Anatomy of a troll

This blog post follows on from one I wrote to reflect on the experience of being “the angry cyclist” about a year ago, which I posted on my cycling blog. A guy who did a lot of shit-stirring online, whom I’d christened A in the cycling blog article, came to my attention at the time. I took him off my friends list, but I still saw him commenting and posting to pages here and there, and realised the guy is a textbook troll. More specifically, he is a kind of non-anonymous concern troll. But life went on and I forgot about him.

I am still doing what I can to encourage people to cycle. However, I no longer take any shit. I don’t launch personal attacks, but I won’t sugarcoat my responses. I’m sick of having to deal with people attacking you no-holds-barred but demanding that your remarks should be delivered as if to the pope.

And then came A again. He posted a photo to the Dundalk Cycling Alliance page. Note the comment that he’d posted it to another page, where it was removed, then posted it to his own and several other pages – classic trolling:

a_tailgating_photo_nonames Continue reading

Failure, success

One of my deep interests is human wellbeing. I did not have much opportunity to study it formally, but devoted an enormous amount of time to study the subject on my own steam. In addition, I obtained certificates in life coaching and stress management. I was quite passionate about the issue, deeply moved by the plight of those struggling to be happy, and keen to help people discover how much more control we have over how we feel, than we often realise. To spread the word, I started a business: Koru Consulting, with the aim of teaching happiness.

Alas, my business venture failed. It was a good experience because it taught me a lot about myself. Notably, I realised I’m an introvert, and do very badly when I have to put myself out there. I went through a period of very careful examination of my life and the things I am naturally drawn to. At the tail end of it, I decided to turn my attention to my creative side, my interest in web design. I enrolled for a Level 5 FETAC course in computing, after a month moving up to Level 6 Networks and Software Systems as my existing knowledge was broader than I had realised. I passed the course with distinctions in most of my subjects, and am at the time of writing about to start a degree course in Media Arts and Technologies at our local college.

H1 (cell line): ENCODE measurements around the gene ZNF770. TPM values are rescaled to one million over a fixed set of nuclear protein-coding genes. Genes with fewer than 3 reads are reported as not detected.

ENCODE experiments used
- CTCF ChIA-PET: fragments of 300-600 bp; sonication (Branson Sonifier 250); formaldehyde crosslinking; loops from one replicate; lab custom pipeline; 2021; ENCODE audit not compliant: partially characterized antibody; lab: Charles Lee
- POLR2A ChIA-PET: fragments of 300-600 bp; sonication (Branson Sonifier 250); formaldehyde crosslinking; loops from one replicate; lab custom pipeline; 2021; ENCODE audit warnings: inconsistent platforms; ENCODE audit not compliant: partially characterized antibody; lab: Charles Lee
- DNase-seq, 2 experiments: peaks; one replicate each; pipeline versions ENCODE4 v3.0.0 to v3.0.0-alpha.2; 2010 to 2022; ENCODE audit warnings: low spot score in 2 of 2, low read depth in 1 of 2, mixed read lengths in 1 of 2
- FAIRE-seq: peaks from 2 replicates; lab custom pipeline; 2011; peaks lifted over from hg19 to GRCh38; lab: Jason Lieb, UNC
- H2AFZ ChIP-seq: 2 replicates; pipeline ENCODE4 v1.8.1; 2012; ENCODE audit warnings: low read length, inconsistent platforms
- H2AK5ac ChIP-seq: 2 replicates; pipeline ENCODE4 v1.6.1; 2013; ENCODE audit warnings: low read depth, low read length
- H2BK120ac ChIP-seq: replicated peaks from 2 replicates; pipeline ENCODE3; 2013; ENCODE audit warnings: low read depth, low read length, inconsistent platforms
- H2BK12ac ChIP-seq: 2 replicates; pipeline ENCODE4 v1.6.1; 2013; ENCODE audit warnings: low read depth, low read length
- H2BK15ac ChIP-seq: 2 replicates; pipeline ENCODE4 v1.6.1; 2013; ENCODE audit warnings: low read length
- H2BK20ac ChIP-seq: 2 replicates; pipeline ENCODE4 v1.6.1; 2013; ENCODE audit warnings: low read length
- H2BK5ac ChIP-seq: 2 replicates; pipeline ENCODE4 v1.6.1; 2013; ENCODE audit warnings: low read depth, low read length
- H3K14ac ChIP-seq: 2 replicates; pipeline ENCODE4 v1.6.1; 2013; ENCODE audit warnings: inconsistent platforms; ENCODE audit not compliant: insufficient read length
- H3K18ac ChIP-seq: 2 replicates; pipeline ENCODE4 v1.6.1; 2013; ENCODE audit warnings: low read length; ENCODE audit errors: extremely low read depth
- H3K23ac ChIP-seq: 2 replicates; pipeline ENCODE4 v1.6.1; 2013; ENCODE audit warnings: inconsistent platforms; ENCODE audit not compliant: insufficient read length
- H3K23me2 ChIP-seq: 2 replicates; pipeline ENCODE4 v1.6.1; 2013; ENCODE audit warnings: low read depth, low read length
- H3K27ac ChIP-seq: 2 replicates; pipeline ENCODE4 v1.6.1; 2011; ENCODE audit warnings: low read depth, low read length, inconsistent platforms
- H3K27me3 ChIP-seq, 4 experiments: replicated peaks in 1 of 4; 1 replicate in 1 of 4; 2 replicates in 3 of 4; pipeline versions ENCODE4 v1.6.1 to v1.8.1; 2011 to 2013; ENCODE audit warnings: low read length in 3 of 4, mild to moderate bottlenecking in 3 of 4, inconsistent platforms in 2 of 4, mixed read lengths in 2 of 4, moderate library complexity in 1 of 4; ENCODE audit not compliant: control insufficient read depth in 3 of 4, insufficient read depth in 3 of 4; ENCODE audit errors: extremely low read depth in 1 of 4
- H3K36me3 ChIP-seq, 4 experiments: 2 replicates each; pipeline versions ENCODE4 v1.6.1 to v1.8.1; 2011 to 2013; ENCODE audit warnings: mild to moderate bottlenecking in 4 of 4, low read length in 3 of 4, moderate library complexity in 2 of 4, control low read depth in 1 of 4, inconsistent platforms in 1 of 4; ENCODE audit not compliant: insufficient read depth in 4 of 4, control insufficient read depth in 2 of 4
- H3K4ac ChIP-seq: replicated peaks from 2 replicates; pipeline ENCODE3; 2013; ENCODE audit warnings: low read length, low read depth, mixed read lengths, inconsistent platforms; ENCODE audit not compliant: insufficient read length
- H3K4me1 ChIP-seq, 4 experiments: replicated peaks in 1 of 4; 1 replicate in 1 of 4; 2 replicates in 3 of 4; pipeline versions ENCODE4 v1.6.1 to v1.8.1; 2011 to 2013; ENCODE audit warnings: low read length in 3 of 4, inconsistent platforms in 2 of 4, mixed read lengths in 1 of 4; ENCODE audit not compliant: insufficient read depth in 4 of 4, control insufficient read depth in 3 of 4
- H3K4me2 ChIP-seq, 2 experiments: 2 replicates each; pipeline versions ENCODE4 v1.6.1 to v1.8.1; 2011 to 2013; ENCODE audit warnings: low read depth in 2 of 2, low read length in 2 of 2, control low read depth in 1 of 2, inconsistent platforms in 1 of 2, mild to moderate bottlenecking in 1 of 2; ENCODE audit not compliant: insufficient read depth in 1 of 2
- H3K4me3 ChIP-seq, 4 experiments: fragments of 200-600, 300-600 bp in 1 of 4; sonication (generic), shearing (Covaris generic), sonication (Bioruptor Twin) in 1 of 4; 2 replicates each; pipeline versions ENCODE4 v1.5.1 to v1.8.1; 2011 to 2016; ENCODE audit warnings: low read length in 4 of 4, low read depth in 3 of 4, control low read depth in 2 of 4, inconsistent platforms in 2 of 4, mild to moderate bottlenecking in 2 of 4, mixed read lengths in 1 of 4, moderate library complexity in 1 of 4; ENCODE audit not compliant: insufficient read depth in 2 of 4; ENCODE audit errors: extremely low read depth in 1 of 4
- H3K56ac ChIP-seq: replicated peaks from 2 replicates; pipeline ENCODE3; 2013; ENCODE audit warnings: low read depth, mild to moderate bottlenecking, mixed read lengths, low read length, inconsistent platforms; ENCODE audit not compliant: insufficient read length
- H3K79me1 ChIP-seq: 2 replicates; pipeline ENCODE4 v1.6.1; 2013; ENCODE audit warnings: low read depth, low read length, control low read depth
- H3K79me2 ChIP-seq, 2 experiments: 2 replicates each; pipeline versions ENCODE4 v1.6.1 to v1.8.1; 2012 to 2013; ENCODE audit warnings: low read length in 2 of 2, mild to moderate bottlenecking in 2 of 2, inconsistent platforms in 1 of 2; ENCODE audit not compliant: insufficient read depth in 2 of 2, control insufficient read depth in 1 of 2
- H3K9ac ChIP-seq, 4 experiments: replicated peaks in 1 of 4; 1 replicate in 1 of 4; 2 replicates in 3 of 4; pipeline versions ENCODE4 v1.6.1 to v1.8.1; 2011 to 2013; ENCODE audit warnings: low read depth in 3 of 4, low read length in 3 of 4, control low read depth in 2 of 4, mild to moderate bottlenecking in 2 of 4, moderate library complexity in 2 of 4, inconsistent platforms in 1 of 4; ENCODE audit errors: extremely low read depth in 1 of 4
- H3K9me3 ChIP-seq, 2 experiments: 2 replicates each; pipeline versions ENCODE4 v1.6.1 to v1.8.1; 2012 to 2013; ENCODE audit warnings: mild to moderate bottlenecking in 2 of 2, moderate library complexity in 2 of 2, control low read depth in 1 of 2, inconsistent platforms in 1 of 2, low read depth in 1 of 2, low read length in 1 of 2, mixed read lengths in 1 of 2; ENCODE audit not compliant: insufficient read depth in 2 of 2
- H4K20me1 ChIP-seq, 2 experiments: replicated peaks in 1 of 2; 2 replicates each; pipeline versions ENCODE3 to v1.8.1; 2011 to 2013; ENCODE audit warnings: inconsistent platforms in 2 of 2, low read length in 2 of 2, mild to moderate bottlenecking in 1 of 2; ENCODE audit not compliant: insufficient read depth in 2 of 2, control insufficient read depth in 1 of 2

I’ve done many jobs in my life. I’ve tried many things, some were successful, others failed. Yet I’ve come to a place of being really, really content. I was prepared to try, and sometimes it worked, sometimes it didn’t. I’m elated I can say that, rather than: “I never failed! Because I never tried.”

What’s the difference?

I was not a fan of the “no make-up selfie” craze, yet the ice-bucket challenge struck me as awesome. This sentiment made me feel somewhat uncomfortable at first. I am aware of our learned biases against women, and women-centred actions. Having grown up in a community which was bible-belt-level patriarchic, I’m aware I was especially indoctrinated into thought patterns which don’t stand up to scrutiny. I always pause and consider the motivation for my feelings in cases like this one. In this way, I’ve sometimes discovered some weeds in the garden of my mind.

However, I think my sentiments are justified. The no-make-up thing was often labelled “for cancer”, if explained at all, a vague purpose that seemed tacked on as an after-thought. It had at its centre an action which was highly contentious, and excluded half of the population from participating, except as a joke. One good thing about it was, perhaps, that it put a spotlight on the fact that women feel pressured to wear make-up to be presentable.

The ice bucket challenge stays away from any morass of controversy. It can be done by any gender. Sir Patrick Stewart did a brilliant one, putting his own delightful spin on the cause, and Kari Byron rose to the challenge with a fundraiser auction. How it started I’m not sure, but perhaps learning from the no-make-up thing, those posts which attached a cause made it clear: to raise awareness and funds for ALS. Now I, for one, had to go do a search to find out what ALS was, and I would not have done so if not for the ice bucket challenge. Mission accomplished then, at least in my case.